The early bird(er) gets the ?

Every Thursday in the month of May, BLM and Anchorage Audubon co-sponsor early morning bird walks through the Campbell Tract area of Anchorage.

I mean early morning. They start at 6:30 am. Which means I have to get up at 5:30 am. I keep telling myself: at least it’s light out.

It’s actually a great place to bird year round and the benefit to early May is that the trees haven’t leafed out a lot which means that birds are reasonably visible. Though by the end of the month, the leaves make it a lot harder to spot the birds. Also if you attend throughout the month, it’s a great way to slowly learn (or re-learn, in my case) the songs of various birds because you don’t hear them all at once but you build on your skills throughout the month as more of them appear. In theory anyhow. In past I’ve just proven that by the end of the month I’ve forgotten almost everything I learned at the beginning of the month.

We actually had a pretty productive two hour walk this morning. The list included the year-round common birds like black-capped chickadees, common redpolls, dark-eyed juncos (slate variety) and a juvenile bald eagle, year round not-so-common American dippers, a couple of might-be-migrants-might-be-year-round like Canada geese and American robins, and then some of the early migrants such as ruby crowned kinglets, golden crowned kinglets, varied thrush, and yellow rumped warbler (heard only).

One of the good parts to these early migrants is that while later in the year they’re awfully hard to spot (juncos, golden crowned kinglets, and varied thrush, especially) at this time of year they’re all doing territorial calling so they tend to sit atop the trees where their profiles make them a little easier to see.

junco
dark-eyed junco, slate-colored

One of my favorite bits of today’s walk was when one of the dippers made a great appearance for us and not only showed off nest material gathering skills but then stood on a rock in Campbell Creek and sang for us for about 10 minutes. And I cannot believe I didn’t pull out my cell phone to record it. But I did take a few pictures, so I’ll share those instead.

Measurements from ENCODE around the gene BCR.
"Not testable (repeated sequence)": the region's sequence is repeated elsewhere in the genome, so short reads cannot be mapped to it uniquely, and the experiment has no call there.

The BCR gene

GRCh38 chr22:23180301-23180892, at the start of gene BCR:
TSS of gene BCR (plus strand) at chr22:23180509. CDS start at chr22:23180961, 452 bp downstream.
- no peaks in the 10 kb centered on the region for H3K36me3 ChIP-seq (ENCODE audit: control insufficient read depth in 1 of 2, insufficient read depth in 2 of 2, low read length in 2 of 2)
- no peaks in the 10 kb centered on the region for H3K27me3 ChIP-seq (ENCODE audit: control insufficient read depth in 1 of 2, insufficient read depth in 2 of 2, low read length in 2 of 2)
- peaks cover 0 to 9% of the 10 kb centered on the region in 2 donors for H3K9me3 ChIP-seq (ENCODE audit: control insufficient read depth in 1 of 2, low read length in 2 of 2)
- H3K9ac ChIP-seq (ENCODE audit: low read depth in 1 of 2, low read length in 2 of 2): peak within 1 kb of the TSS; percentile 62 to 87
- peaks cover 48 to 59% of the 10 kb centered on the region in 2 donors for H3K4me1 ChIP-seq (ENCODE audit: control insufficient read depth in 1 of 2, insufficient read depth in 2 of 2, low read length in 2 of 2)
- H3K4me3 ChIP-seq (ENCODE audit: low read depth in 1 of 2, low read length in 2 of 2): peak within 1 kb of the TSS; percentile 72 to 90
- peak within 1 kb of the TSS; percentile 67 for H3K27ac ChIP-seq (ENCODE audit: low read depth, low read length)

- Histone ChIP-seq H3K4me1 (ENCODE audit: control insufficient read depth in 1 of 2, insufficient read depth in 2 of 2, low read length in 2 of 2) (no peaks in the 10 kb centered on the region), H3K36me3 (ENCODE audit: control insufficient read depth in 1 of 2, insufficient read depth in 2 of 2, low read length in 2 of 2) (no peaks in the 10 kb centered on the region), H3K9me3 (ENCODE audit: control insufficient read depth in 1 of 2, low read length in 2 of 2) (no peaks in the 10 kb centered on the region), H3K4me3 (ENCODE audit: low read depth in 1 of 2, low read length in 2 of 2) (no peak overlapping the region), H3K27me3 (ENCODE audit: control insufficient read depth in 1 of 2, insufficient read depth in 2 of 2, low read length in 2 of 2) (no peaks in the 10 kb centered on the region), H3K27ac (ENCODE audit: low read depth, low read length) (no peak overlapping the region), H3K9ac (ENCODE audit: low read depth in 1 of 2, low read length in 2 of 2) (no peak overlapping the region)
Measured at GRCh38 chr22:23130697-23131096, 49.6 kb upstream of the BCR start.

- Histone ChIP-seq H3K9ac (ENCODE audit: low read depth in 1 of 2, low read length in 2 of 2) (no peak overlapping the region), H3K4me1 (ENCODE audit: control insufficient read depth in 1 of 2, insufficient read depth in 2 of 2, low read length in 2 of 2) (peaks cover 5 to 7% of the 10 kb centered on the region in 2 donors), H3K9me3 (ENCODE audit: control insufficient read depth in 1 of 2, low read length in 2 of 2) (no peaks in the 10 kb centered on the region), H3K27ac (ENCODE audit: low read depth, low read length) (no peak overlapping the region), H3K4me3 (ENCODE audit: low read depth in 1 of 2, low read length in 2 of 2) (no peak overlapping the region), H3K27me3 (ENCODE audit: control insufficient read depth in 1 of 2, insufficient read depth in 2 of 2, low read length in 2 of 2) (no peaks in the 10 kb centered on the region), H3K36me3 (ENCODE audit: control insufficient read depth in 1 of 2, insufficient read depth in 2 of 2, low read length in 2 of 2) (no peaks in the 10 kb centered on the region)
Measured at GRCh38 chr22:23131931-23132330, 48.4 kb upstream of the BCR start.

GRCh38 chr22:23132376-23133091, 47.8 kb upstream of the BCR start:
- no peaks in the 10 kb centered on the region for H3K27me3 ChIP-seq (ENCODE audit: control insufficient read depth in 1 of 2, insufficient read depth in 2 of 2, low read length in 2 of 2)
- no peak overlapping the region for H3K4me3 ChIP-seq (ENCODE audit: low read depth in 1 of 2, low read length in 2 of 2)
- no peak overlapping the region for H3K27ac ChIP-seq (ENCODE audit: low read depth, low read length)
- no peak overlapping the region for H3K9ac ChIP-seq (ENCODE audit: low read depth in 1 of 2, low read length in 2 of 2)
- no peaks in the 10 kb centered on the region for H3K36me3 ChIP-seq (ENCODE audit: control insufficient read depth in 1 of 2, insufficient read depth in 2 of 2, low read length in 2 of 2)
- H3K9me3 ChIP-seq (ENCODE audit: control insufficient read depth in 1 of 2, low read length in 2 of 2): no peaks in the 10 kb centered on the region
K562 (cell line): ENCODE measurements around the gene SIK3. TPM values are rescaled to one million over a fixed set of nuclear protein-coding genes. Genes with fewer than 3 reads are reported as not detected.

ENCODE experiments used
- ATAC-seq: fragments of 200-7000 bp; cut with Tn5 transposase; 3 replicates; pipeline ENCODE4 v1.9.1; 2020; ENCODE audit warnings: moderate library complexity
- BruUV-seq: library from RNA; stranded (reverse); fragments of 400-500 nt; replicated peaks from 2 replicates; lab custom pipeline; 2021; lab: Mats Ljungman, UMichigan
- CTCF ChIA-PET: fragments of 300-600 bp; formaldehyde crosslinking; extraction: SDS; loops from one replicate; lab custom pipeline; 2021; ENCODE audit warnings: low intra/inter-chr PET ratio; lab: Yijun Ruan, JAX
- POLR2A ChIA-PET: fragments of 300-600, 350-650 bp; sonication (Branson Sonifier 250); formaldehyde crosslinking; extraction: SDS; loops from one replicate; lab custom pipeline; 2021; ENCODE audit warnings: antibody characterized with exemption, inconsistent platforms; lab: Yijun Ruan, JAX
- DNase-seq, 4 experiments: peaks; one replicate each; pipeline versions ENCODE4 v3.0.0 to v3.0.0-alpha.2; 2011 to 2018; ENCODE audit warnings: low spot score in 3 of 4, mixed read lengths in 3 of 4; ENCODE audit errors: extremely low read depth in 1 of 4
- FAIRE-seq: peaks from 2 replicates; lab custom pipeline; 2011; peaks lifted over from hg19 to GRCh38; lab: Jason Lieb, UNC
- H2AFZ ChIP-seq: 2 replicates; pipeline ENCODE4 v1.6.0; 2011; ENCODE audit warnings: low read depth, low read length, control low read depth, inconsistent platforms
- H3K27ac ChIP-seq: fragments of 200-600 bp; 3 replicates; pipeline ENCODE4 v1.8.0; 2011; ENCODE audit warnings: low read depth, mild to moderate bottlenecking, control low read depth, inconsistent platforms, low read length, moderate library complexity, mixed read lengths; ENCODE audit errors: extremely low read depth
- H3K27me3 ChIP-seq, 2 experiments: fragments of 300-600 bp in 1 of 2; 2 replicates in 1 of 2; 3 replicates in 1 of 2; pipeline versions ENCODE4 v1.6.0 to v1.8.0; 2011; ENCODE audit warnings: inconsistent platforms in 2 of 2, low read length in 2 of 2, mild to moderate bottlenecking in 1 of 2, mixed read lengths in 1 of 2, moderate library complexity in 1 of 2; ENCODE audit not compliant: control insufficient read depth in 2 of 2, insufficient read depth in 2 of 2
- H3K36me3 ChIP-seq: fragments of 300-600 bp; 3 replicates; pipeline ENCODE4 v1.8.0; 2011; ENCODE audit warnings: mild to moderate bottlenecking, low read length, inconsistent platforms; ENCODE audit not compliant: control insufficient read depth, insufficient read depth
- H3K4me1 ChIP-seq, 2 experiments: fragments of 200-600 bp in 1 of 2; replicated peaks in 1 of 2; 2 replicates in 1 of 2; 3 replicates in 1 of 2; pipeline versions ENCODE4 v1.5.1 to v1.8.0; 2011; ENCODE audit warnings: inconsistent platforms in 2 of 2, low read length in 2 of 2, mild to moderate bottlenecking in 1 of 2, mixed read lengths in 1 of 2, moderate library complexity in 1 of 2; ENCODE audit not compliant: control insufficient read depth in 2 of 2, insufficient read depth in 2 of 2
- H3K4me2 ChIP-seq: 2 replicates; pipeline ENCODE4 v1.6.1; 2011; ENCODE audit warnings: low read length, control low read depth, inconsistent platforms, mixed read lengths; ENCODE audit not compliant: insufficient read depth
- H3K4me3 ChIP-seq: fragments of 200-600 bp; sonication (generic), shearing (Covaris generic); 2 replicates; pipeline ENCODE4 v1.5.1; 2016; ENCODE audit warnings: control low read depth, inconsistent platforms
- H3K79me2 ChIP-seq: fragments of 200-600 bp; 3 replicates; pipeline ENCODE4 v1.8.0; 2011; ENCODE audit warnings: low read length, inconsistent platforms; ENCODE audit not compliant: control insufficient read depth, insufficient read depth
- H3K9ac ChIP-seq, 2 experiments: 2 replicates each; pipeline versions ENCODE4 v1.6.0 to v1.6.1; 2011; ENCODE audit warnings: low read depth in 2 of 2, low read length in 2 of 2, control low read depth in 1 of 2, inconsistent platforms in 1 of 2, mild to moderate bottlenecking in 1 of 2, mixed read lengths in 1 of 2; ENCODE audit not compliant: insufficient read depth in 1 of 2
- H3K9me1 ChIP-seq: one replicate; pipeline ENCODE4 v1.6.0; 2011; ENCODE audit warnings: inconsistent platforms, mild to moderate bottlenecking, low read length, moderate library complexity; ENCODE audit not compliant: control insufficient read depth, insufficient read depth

We were over half-way through the walk before we heard our first, very distant varied thrush. And we didn’t spot any on the walk itself, though I did finally see one–at the top of a tree, of course–as I was pulling out of the parking lot.

variedthrush
varied thrush not being surreptitious (sorry about the blur–still adapting to the new camera)

I really love these May walks. It can be a little chilly some mornings and trail conditions can vary depending on how tight our winter weather decides to hold on, and I’m not always at my finest at 6:30 am, but I definitely feel virtuous afterward!  Like I said, my bird song retention isn’t so good (wish that were true of pop music standards) but the few I have for some of the smaller birds have come off of these May Thursday walks. Like the first year I went, when somebody compared juncos to an “angry sewing machine” and varied thrush to a “policeman’s whistle” which promptly cemented those calls into my head. Even now, in other places, I hear one of those two birds and I don’t even have to think about what it is (please, nobody tell me that other birds sound nearly identical or you’ll bring my whole birding skills worldview down around me).

I hope you’re having a lovely May day.


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